David Allen Sibley
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About David Allen Sibley
David Allen Sibley (born 1962, in Plattsburgh, New York) is an American naturalist. The son of ornithologist Fred Sibley, he began watching and drawing birds at a very young age, and spent most of the 1980s and 90s traveling all over the North American continent in search of birds. He is the author and illustrator of The Sibley Guide to Birds (and several other books about birds), as well as the Sibley Guide to Trees.
Photo by Slowking4 (Own work) [GFDL 1.2 (http://www.gnu.org/licenses/old-licenses/fdl-1.2.html)], via Wikimedia Commons.
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Books By David Allen Sibley
"The book's beauty mirrors the beauty of birds it describes so marvelously." —NPR
In What It's Like to Be a Bird, David Sibley answers the most frequently asked questions about the birds we see most often. This special, large-format volume is geared as much to nonbirders as it is to the out-and-out obsessed, covering more than two hundred species and including more than 330 new illustrations by the author. While its focus is on familiar backyard birds—blue jays, nuthatches, chickadees—it also examines certain species that can be fairly easily observed, such as the seashore-dwelling Atlantic puffin.
David Sibley's exacting artwork and wide-ranging expertise bring observed behaviors vividly to life. (For most species, the primary illustration is reproduced life-sized.) And while the text is aimed at adults—including fascinating new scientific research on the myriad ways birds have adapted to environmental changes—it is nontechnical, making it the perfect occasion for parents and grandparents to share their love of birds with young children, who will delight in the big, full-color illustrations of birds in action.
Unlike any other book he has written, What It's Like to Be a Bird is poised to bring a whole new audience to David Sibley's world of birds.
With Sibley as your guide, learn how to interpret what the feathers, the anatomical structure, the sounds of a bird tell you. When you know the clues that show you why there’s no such thing as, for example, “just a duck” birding will be more fun, and more meaningful. An essential addition to the Sibley shelf!
The Sibley Guide to Birds and The Sibley Guide to Bird Life and Behavior are both universally acclaimed as the new standard source of species information. And now David Sibley, America’s premier birder and best-known bird artist, turns his attention to the general characteristics that influence the appearance of all birds, unlocking the clues to their identity.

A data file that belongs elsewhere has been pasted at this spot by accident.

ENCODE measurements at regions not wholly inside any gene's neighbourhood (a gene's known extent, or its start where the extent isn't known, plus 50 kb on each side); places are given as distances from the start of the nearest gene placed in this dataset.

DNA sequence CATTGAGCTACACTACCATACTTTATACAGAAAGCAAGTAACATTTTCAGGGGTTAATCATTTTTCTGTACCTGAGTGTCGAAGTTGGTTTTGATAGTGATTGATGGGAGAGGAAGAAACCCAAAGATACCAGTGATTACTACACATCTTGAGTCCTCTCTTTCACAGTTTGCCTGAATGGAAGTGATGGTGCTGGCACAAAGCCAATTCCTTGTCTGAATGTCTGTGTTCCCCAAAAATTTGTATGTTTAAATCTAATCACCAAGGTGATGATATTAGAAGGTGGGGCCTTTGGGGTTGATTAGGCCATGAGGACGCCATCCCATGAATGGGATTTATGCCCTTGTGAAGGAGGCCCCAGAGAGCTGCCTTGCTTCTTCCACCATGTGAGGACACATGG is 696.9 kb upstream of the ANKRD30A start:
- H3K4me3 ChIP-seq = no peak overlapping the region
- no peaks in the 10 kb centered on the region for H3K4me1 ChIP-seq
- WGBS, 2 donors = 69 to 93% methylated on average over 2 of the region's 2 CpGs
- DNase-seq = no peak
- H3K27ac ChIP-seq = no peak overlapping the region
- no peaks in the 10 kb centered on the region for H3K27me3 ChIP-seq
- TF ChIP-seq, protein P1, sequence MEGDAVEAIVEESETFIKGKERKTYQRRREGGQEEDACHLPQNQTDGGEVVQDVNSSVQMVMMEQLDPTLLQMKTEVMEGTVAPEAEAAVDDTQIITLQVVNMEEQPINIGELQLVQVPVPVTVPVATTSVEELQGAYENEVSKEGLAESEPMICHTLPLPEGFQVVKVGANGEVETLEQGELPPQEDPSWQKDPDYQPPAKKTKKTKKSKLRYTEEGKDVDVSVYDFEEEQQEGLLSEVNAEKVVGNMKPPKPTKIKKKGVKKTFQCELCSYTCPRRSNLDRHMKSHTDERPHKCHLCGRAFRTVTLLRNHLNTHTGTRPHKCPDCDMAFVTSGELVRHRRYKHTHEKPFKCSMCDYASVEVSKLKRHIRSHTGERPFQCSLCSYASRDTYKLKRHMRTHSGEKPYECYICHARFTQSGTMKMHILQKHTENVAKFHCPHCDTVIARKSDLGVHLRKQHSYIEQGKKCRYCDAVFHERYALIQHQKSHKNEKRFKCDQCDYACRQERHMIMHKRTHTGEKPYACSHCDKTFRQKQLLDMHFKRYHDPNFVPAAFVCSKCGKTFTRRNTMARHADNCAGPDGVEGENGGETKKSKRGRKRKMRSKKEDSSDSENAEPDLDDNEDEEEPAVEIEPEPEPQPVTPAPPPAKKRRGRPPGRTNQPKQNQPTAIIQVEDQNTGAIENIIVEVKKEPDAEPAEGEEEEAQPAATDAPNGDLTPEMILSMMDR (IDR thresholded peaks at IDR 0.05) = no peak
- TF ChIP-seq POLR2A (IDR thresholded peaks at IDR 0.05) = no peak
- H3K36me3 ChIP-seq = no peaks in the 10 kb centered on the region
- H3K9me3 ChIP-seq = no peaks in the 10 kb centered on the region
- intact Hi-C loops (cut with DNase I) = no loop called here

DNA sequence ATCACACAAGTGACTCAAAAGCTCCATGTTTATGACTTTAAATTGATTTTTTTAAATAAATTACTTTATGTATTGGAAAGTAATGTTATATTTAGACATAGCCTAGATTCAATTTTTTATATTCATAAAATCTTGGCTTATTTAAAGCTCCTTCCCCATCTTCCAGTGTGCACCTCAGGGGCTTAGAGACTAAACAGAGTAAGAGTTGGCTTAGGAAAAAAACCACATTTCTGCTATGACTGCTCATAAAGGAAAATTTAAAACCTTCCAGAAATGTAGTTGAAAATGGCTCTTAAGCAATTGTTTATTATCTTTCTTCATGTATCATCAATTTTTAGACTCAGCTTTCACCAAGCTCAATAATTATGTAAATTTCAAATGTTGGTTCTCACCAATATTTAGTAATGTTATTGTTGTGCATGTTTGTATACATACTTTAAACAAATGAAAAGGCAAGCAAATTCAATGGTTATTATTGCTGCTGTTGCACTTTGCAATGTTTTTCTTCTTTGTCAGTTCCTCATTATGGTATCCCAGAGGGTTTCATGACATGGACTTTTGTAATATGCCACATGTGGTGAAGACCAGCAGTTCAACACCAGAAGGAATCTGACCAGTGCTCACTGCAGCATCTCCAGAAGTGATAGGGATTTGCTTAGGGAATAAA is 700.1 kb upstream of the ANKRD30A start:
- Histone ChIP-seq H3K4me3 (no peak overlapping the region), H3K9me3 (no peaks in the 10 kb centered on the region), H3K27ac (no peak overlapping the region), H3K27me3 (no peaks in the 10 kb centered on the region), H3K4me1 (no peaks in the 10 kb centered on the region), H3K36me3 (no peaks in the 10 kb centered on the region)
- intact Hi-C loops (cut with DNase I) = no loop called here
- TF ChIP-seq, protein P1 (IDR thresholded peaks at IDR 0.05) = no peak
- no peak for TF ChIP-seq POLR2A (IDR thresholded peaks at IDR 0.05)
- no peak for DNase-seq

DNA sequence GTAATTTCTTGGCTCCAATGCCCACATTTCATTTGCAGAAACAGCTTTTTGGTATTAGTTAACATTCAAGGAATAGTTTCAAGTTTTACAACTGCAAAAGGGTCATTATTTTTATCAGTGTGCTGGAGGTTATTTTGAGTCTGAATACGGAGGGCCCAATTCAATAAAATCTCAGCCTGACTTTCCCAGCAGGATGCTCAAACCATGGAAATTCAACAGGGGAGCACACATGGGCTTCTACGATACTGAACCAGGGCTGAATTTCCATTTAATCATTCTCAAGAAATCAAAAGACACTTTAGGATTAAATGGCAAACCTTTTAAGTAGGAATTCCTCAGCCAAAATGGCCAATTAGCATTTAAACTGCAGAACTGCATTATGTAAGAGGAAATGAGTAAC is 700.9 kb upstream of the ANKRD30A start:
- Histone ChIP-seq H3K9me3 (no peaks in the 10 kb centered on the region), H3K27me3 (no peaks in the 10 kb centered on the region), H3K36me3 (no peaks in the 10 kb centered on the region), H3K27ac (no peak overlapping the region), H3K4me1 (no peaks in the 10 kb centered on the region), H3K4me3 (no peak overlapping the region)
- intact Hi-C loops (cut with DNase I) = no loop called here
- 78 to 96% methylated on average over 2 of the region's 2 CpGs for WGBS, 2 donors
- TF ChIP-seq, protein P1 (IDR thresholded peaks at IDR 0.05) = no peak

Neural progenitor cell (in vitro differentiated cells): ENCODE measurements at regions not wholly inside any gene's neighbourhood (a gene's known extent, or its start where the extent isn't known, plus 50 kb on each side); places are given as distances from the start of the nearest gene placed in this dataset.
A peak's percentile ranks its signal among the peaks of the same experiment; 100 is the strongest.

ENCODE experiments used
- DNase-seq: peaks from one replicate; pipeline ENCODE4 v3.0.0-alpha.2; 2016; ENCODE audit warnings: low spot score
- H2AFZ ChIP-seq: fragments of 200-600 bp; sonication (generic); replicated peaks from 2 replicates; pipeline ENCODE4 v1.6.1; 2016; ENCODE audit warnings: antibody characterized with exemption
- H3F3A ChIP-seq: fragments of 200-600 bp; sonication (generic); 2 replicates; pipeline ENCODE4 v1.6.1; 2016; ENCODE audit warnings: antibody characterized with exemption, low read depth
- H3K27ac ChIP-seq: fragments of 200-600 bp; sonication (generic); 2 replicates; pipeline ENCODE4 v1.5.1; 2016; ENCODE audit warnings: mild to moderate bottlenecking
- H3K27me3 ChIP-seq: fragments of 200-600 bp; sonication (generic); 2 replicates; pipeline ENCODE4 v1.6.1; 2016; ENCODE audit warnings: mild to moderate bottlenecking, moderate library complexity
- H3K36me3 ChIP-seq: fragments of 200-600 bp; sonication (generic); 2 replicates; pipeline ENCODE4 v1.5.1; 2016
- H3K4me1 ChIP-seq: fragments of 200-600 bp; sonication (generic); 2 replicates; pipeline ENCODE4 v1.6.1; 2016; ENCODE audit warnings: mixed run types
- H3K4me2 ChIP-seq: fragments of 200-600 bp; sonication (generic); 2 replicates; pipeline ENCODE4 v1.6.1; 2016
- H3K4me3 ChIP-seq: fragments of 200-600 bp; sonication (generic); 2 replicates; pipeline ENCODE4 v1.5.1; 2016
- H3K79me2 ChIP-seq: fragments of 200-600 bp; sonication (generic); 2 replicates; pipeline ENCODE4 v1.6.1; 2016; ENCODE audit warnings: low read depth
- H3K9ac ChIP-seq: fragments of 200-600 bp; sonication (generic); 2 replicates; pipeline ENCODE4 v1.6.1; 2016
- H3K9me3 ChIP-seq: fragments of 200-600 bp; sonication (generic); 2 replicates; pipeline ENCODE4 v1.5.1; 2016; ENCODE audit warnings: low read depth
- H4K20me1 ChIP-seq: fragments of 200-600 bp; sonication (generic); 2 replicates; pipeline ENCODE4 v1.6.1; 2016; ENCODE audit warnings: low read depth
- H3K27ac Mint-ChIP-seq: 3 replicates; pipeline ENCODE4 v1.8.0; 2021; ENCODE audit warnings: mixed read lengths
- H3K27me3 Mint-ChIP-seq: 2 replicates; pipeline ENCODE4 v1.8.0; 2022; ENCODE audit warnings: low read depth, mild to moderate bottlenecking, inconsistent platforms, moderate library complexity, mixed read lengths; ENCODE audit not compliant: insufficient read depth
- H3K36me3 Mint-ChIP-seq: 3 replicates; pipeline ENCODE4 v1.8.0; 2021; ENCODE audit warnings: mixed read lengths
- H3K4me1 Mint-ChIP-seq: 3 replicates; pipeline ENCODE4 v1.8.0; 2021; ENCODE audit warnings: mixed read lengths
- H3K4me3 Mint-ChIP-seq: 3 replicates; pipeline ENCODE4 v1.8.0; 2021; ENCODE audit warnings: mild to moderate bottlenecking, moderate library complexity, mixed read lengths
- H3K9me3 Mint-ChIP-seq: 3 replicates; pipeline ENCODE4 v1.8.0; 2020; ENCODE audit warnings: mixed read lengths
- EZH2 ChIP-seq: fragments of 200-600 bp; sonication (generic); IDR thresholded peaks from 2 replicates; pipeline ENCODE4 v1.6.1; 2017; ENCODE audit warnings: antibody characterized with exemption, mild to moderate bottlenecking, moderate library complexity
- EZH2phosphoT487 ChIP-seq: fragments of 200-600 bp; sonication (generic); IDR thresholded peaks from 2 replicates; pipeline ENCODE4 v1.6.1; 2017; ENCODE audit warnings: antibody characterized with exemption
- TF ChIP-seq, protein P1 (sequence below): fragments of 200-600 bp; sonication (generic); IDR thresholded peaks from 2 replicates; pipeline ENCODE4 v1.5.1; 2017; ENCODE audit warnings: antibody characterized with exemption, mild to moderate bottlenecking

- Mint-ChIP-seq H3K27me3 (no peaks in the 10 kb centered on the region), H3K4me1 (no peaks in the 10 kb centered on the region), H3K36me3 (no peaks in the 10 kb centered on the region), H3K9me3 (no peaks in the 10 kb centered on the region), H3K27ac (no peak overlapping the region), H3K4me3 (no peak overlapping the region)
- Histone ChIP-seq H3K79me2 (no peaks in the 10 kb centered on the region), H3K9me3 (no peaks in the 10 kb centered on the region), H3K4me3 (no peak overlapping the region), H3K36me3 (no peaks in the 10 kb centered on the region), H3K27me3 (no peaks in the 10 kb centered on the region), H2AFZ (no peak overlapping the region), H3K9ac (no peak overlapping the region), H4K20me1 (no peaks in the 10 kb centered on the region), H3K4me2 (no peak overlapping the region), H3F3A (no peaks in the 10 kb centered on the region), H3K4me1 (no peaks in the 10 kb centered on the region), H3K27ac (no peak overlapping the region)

In 200 beautifully rendered illustrations and 16 essays, this scientifically precise volume distills the essence of Sibley’s own experience and skills, providing a solid introduction to “naming” the birds. Birding Basics reviews how one can get started as a birder—the equipment necessary, where and when to go birding, and perhaps most important, the essential things to look for when birds appear in the field—as well as the basic concepts of bird identification and the variations that can change the appearance of a bird over time or in different settings. Sibley also provides critical information on the aspects of avian life that differ from species to species: feathers (color, arrangement, shape, molt), behavior and habitat, and sounds.
We love birds, but they can be tricky to photograph. Enter the expert avian photographers of Instagram who are uploading astounding captures of beauty and wit to be viewed on your phone screen. Posting from all corners of the globe, this new generation of image-makers has raised the bar and then some with their technically brilliant, characterful portraits.
But on small screens, a good many subtle features are hard to take in. This book showcases Instagram’s gorgeous bird photography in breathtaking detail, alongside text from renowned ornithologist David Allen Sibley. The images are featured with anecdotes and technical details, always with name, location, and of course, Instagram account, for further bird joy, providing insight and guidance to bird enthusiasts and aspiring photographers alike.
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In the first edition of Hawks in Flight, Pete Dunne, David Sibley, and Clay Sutton presented a holistic method of hawk identification, using general body shape, the way they move, and the places they are most likely to be seen.
The new edition of the book that Roger Tory Peterson called a "landmark" integrates an array of carefully selected photographs, David Sibley's superb illustrations, and a clear, information-packed text and takes raptor identification to a higher level. This edition covers all of the raptors that breed in North America, including those with limited ranges in Florida, the Southwest, and Texas.
Picking up where its predecessor ended by including two decades of raptor identification refinement, Hawks in Flight summarizes and places in users’ hands an identification skill set that used to take years to master. The unique alchemy of Dunne, Sibley, and Sutton—including their collective experience of more than one hundred years watching hawks—make this book a singular achievement and a must-have for anyone interested in hawks.